What to do when honking gets you nowhere
I was recently in Los Angeles driving to an appointment on Santa Monica Boulevard. A block ahead, a fire truck entered the street going the same direction as I was with lights flashing and siren blaring. Unfortunately, the traffic was so heavy that the cars had nowhere to go. So the fire truck – obviously on its way to an emergency – blared, honked and flashed but made no more progress than anyone else. Half a mile farther, I was still only one block behind the fire truck.
I recently had a client with the same problem as the fire truck. This company had grown steadily over the years and added many processes, communication vehicles, layers of management, priorities, initiatives, etc., to the point where it had as much traffic as Santa Monica Boulevard. When something really important needed to be worked on, no amount of noise (communication), lights (visibility by senior management) or honking (placement of the new initiative on the already burgeoning list of things to do) would allow the idea to progress more rapidly than the many existing things already did. The company’s “firmware” needed an upgrade.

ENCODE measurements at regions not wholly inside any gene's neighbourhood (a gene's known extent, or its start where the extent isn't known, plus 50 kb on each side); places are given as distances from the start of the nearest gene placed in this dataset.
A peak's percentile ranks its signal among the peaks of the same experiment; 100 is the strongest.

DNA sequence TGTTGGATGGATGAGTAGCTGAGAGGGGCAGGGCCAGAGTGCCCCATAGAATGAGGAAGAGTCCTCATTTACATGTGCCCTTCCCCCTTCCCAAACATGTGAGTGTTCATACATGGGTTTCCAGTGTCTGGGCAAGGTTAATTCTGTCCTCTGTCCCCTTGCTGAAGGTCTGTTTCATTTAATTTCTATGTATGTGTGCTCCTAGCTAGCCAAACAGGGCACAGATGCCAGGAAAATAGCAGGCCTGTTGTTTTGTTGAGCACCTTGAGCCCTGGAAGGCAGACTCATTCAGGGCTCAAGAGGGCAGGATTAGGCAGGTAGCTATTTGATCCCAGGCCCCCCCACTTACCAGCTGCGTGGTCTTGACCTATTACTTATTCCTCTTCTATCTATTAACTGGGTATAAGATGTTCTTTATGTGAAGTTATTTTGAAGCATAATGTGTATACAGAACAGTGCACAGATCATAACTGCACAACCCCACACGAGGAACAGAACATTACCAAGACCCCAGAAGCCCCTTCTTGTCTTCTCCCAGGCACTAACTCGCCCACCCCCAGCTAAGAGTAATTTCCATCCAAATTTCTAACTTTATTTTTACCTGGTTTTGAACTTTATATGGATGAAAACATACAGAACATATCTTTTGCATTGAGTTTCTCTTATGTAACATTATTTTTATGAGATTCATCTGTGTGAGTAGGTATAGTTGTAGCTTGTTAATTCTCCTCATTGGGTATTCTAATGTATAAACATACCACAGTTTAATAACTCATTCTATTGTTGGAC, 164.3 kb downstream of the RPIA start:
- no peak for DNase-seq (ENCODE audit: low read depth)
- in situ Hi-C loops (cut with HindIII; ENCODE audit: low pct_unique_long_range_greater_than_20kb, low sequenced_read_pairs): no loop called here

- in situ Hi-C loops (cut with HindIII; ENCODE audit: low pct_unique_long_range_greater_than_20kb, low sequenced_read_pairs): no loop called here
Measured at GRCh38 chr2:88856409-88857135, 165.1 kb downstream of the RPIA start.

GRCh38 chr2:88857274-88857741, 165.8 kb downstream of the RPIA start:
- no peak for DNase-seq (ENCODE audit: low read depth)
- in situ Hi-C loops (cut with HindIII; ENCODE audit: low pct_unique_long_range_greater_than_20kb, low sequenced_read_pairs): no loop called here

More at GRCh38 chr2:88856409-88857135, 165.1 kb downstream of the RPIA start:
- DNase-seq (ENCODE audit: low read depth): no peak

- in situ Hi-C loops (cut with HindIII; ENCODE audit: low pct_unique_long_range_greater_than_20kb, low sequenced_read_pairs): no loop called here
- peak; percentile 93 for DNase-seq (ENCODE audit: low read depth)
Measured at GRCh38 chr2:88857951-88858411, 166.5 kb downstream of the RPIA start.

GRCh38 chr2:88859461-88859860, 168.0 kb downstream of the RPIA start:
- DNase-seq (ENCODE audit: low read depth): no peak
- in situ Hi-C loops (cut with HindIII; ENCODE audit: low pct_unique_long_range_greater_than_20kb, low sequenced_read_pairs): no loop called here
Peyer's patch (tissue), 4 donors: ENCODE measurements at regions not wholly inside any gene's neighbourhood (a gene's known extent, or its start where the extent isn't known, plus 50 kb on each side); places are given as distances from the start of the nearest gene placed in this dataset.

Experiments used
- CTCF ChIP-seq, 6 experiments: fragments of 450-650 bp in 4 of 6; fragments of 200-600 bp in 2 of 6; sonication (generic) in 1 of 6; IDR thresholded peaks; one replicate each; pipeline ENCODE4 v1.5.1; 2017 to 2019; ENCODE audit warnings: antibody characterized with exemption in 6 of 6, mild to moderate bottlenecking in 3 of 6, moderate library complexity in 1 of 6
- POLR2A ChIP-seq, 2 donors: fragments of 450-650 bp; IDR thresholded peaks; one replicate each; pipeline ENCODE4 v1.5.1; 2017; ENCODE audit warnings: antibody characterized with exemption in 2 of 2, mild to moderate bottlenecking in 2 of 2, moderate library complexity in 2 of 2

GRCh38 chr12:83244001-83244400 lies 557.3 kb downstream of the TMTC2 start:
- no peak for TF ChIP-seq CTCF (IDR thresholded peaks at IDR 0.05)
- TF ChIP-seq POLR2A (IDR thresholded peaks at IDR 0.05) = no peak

Growth is a beautiful thing! It allows us to employ more people, get our product to more deserving customers, provide more advancement opportunity for our co-workers and offer an exciting work environment. But just like the clogged road in L.A., eventually there’s so much “traffic” that a new infrastructure needs to be built. One option is adding more lanes for the ever-growing amount of traffic, like companies installing more systems and people to handle the ever-growing list of priorities. But in this case, I believe that’s a mistake. (If you are interested in capacity of systems, consider reading a bit about Little’s Law.)
At this point, you’re probably thinking, “Where’s he going with this analogy? Buses versus cars? Superhighways? Transporters from Star Trek?” My suggestion to this firm is not more, but different. A different planning process with fewer priorities and different communication plans and a skinnier organizational design. The goal is to reduce the amount of traffic, not build a bigger road. It takes an insightful CEO to tackle this because there are so many things to deal with daily that the important loses out to the urgent. The question is, “Will the fire truck arrive after the building burned down?”